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Tolling the Statute of Limitations During Continuing Representation


*However, some exceptions do exist, as we will discuss below.

The statute of limitations on malpractice is generally tolled for the duration of the attorney’s representation of the client in the ongoing matter where the malpractice occurred. This means that so long as the attorney continues to represent the client regarding the issue, case, or subject matter in which the attorney’s alleged malpractice took place, the statute of limitations will not begin to run.

However, if the attorney continues to represent the client on unrelated matters after conclusion of (or after withdrawing from) the matter in which the malpractice took place the statute of limitations does begin to run during that period. Clients, beware.


As mentioned above, continuing representation on other matters does not constitute continuing representation for purposes of tolling the statute of limitations. If the attorney represents the client only on other matters (meaning matters other than the one where the malpractice occurred) the statute of limitations will start to run.

With regard to the matter where the alleged malpractice occurred, the attorney-client relationship has “ended” when the first of the following takes place:

1.  The client requests or consents to termination of representation (with regard to the relevant matter – whether or not the lawyer continues to represent the client on other matters or cases).

2.  The case in which the malpractice occurred is settled, dismissed, or otherwise completed.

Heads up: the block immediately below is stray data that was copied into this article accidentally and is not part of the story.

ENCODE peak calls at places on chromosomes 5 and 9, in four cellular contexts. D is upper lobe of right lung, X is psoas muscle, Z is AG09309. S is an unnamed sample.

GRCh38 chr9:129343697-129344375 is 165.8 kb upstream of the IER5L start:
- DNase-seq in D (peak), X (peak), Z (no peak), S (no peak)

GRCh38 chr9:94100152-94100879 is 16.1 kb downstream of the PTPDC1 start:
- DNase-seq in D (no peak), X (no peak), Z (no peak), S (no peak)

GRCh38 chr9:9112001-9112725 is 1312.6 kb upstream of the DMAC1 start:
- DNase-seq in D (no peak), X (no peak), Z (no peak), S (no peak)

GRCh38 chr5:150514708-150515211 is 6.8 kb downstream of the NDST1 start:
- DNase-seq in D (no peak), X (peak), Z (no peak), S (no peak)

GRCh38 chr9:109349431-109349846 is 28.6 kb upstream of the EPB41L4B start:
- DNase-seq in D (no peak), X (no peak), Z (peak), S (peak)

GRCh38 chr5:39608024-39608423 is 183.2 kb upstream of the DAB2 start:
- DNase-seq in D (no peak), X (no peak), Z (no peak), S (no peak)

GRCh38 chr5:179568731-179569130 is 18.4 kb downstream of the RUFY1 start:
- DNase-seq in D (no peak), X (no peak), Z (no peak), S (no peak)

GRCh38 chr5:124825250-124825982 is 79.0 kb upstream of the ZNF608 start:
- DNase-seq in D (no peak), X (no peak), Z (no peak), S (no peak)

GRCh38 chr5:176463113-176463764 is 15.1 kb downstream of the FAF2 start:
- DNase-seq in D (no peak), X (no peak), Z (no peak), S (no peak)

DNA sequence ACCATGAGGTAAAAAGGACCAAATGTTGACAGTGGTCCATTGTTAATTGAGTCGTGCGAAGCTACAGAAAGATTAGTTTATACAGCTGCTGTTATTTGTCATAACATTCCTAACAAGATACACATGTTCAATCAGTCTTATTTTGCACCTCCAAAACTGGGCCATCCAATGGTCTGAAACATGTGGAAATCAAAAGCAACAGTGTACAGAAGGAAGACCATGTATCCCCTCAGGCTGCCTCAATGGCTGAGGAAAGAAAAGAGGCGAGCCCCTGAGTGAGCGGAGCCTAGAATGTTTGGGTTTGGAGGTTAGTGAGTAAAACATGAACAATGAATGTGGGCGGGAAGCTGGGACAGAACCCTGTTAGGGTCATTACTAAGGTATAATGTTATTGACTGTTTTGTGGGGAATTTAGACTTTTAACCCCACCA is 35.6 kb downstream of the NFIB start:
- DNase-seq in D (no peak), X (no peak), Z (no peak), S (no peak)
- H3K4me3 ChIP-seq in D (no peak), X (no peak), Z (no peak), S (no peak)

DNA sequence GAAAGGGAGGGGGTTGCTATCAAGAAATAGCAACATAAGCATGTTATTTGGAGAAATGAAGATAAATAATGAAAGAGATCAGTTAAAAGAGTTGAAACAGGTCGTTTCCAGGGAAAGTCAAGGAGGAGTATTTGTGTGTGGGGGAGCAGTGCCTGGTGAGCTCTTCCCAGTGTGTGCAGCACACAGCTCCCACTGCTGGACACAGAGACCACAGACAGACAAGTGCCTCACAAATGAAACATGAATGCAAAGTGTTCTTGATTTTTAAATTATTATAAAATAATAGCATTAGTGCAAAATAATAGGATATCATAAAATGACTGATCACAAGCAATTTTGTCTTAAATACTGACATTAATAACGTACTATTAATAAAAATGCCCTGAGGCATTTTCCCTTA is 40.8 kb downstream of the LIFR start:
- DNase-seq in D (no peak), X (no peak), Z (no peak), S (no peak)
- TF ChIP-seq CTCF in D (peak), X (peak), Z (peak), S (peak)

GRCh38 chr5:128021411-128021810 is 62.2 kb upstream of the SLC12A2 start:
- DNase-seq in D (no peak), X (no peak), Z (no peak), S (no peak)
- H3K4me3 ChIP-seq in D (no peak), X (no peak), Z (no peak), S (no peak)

3.  A court grants the attorney permission to withdraw from representation of the client (either on the matter in which the malpractice occurred or with regard to all matters for which the attorney formerly represented the client).

4. The transactional matter in which the malpractice occurred is concluded, completed, ended, or abandoned.

5. The attorney completes the tasks for which the client hired him or her.

Generally, continuing representation is evaluated using an objective standard, based on the facts and circumstances of the case. If evidence demonstrates an ongoing, mutually understood attorney-client relationship, and activities taken in connection with or in furtherance of that relationship, the attorney has probably continued to represent the client.

However, in cases where the attorney unilaterally attempts to abandon or withdraw from the attorney-client relationship, courts will generally evaluate the existence of the attorney-client relationship on the basis of whether the client actually or reasonably believed the attorney was continuing to represent him or her in the relevant matter.

Tolling of the statute of limitations in legal malpractice actions involves a highly technical and fact-specific analysis of the individual facts and circumstances of the client’s case. Never attempt to analyze your legal rights on the basis of this or any other article or online source. Always obtain an individual evaluation and analysis of your case by an attorney. This article, and others like it, should not be used to evaluate your legal rights and do not constitute legal advice to any person.


Disclaimer: THIS ARTICLE IS FOR INFORMATIONAL PURPOSES ONLY, AND DOES NOT CONSTITUTE LEGAL ADVICE OR CREATE AN ATTORNEY-CLIENT RELATIONSHIP BETWEEN THE AUTHOR AND ANY PERSON. Your rights and experiences may vary. Never use an online article (including this one) to evaluate your legal claims. Speak with an experienced lawyer promptly to obtain a personalized evaluation of your claims, possible damages, and options. You may lose or compromise your rights if you delay in consulting legal counsel. Legal claims against lawyers or other third parties are a complicated topic. If you believe you have a claim against an attorney who failed to provide you with competent representation, or any other type of legal claim, consult an experienced lawyer immediately for an evaluation of your possible rights and claims.

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